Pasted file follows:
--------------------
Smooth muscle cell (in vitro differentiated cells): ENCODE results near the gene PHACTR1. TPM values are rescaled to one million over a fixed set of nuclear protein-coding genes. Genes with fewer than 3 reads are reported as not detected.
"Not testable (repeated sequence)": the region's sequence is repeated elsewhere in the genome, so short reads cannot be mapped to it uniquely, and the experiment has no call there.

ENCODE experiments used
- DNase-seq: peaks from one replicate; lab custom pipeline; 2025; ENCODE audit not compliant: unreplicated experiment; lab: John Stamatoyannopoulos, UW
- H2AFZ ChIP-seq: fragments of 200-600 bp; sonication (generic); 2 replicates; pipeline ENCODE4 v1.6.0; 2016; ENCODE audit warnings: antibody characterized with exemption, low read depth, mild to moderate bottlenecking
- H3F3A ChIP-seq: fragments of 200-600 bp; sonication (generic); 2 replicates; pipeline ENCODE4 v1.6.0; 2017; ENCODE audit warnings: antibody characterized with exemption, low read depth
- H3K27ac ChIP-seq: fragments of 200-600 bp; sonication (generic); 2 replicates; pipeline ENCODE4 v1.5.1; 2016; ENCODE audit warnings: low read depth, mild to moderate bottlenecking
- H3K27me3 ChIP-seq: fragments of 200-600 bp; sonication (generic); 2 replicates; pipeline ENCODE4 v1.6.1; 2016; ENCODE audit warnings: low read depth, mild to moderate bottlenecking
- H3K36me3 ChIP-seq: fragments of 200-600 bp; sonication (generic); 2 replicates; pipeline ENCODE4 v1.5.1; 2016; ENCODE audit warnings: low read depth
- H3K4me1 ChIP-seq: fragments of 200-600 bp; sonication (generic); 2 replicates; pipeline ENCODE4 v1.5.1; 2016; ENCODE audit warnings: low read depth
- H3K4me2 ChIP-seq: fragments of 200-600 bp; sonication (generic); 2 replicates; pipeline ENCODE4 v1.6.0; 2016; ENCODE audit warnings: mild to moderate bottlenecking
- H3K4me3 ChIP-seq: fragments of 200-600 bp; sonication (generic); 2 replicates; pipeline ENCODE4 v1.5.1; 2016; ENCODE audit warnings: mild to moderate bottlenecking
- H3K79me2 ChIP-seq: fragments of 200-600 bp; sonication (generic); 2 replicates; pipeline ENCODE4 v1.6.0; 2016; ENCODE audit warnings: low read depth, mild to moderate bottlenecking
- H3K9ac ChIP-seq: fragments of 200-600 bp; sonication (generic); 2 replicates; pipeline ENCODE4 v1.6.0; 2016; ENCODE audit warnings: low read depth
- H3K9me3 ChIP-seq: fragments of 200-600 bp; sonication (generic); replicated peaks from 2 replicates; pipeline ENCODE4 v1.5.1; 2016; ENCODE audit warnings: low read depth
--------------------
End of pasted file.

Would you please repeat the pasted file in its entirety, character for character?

Smooth muscle cell (in vitro differentiated cells): ENCODE results near the gene PHACTR1. TPM values are rescaled to one million over a fixed set of nuclear protein-coding genes. Genes with fewer than 3 reads are reported as not detected.
"Not testable (repeated sequence)": the region's sequence is repeated elsewhere in the genome, so short reads cannot be mapped to it uniquely, and the experiment has no call there.

ENCODE experiments used
- DNase-seq: peaks from one replicate; lab custom pipeline; 2025; ENCODE audit not compliant: unreplicated experiment; lab: John Stamatoyannopoulos, UW
- H2AFZ ChIP-seq: fragments of 200-600 bp; sonication (generic); 2 replicates; pipeline ENCODE4 v1.6.0; 2016; ENCODE audit warnings: antibody characterized with exemption, low read depth, mild to moderate bottlenecking
- H3F3A ChIP-seq: fragments of 200-600 bp; sonication (generic); 2 replicates; pipeline ENCODE4 v1.6.0; 2017; ENCODE audit warnings: antibody characterized with exemption, low read depth
- H3K27ac ChIP-seq: fragments of 200-600 bp; sonication (generic); 2 replicates; pipeline ENCODE4 v1.5.1; 2016; ENCODE audit warnings: low read depth, mild to moderate bottlenecking
- H3K27me3 ChIP-seq: fragments of 200-600 bp; sonication (generic); 2 replicates; pipeline ENCODE4 v1.6.1; 2016; ENCODE audit warnings: low read depth, mild to moderate bottlenecking
- H3K36me3 ChIP-seq: fragments of 200-600 bp; sonication (generic); 2 replicates; pipeline ENCODE4 v1.5.1; 2016; ENCODE audit warnings: low read depth
- H3K4me1 ChIP-seq: fragments of 200-600 bp; sonication (generic); 2 replicates; pipeline ENCODE4 v1.5.1; 2016; ENCODE audit warnings: low read depth
- H3K4me2 ChIP-seq: fragments of 200-600 bp; sonication (generic); 2 replicates; pipeline ENCODE4 v1.6.0; 2016; ENCODE audit warnings: mild to moderate bottlenecking
- H3K4me3 ChIP-seq: fragments of 200-600 bp; sonication (generic); 2 replicates; pipeline ENCODE4 v1.5.1; 2016; ENCODE audit warnings: mild to moderate bottlenecking
- H3K79me2 ChIP-seq: fragments of 200-600 bp; sonication (generic); 2 replicates; pipeline ENCODE4 v1.6.0; 2016; ENCODE audit warnings: low read depth, mild to moderate bottlenecking
- H3K9ac ChIP-seq: fragments of 200-600 bp; sonication (generic); 2 replicates; pipeline ENCODE4 v1.6.0; 2016; ENCODE audit warnings: low read depth
- H3K9me3 ChIP-seq: fragments of 200-600 bp; sonication (generic); replicated peaks from 2 replicates; pipeline ENCODE4 v1.5.1; 2016; ENCODE audit warnings: low read depth